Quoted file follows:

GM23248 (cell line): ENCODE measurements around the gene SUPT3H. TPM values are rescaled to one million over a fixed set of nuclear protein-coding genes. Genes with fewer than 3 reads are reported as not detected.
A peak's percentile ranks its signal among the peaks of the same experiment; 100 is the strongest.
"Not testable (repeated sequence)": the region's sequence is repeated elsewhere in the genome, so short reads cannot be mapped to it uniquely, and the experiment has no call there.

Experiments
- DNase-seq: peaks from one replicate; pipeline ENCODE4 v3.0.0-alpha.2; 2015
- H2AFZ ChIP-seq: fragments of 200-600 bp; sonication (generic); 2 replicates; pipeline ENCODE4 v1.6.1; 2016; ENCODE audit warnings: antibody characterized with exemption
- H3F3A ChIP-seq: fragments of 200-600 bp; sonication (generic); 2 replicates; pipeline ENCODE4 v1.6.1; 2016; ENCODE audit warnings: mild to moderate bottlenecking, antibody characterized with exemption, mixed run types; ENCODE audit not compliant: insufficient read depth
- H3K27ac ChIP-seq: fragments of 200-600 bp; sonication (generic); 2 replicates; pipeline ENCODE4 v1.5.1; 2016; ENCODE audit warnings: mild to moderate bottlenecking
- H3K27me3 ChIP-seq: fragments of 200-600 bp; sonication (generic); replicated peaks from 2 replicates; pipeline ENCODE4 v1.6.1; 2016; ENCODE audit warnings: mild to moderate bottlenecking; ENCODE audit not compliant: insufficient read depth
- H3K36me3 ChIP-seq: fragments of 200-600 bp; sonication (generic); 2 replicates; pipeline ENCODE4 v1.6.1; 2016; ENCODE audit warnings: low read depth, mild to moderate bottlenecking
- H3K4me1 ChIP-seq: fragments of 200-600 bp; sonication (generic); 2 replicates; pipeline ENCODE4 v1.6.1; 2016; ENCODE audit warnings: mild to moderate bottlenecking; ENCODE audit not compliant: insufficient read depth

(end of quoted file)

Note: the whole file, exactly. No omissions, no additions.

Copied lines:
GM23248 (cell line): ENCODE measurements around the gene SUPT3H. TPM values are rescaled to one million over a fixed set of nuclear protein-coding genes. Genes with fewer than 3 reads are reported as not detected.
A peak's percentile ranks its signal among the peaks of the same experiment; 100 is the strongest.
"Not testable (repeated sequence)": the region's sequence is repeated elsewhere in the genome, so short reads cannot be mapped to it uniquely, and the experiment has no call there.

Experiments
- DNase-seq: peaks from one replicate; pipeline ENCODE4 v3.0.0-alpha.2; 2015
- H2AFZ ChIP-seq: fragments of 200-600 bp; sonication (generic); 2 replicates; pipeline ENCODE4 v1.6.1; 2016; ENCODE audit warnings: antibody characterized with exemption
- H3F3A ChIP-seq: fragments of 200-600 bp; sonication (generic); 2 replicates; pipeline ENCODE4 v1.6.1; 2016; ENCODE audit warnings: mild to moderate bottlenecking, antibody characterized with exemption, mixed run types; ENCODE audit not compliant: insufficient read depth
- H3K27ac ChIP-seq: fragments of 200-600 bp; sonication (generic); 2 replicates; pipeline ENCODE4 v1.5.1; 2016; ENCODE audit warnings: mild to moderate bottlenecking
- H3K27me3 ChIP-seq: fragments of 200-600 bp; sonication (generic); replicated peaks from 2 replicates; pipeline ENCODE4 v1.6.1; 2016; ENCODE audit warnings: mild to moderate bottlenecking; ENCODE audit not compliant: insufficient read depth
- H3K36me3 ChIP-seq: fragments of 200-600 bp; sonication (generic); 2 replicates; pipeline ENCODE4 v1.6.1; 2016; ENCODE audit warnings: low read depth, mild to moderate bottlenecking
- H3K4me1 ChIP-seq: fragments of 200-600 bp; sonication (generic); 2 replicates; pipeline ENCODE4 v1.6.1; 2016; ENCODE audit warnings: mild to moderate bottlenecking; ENCODE audit not compliant: insufficient read depth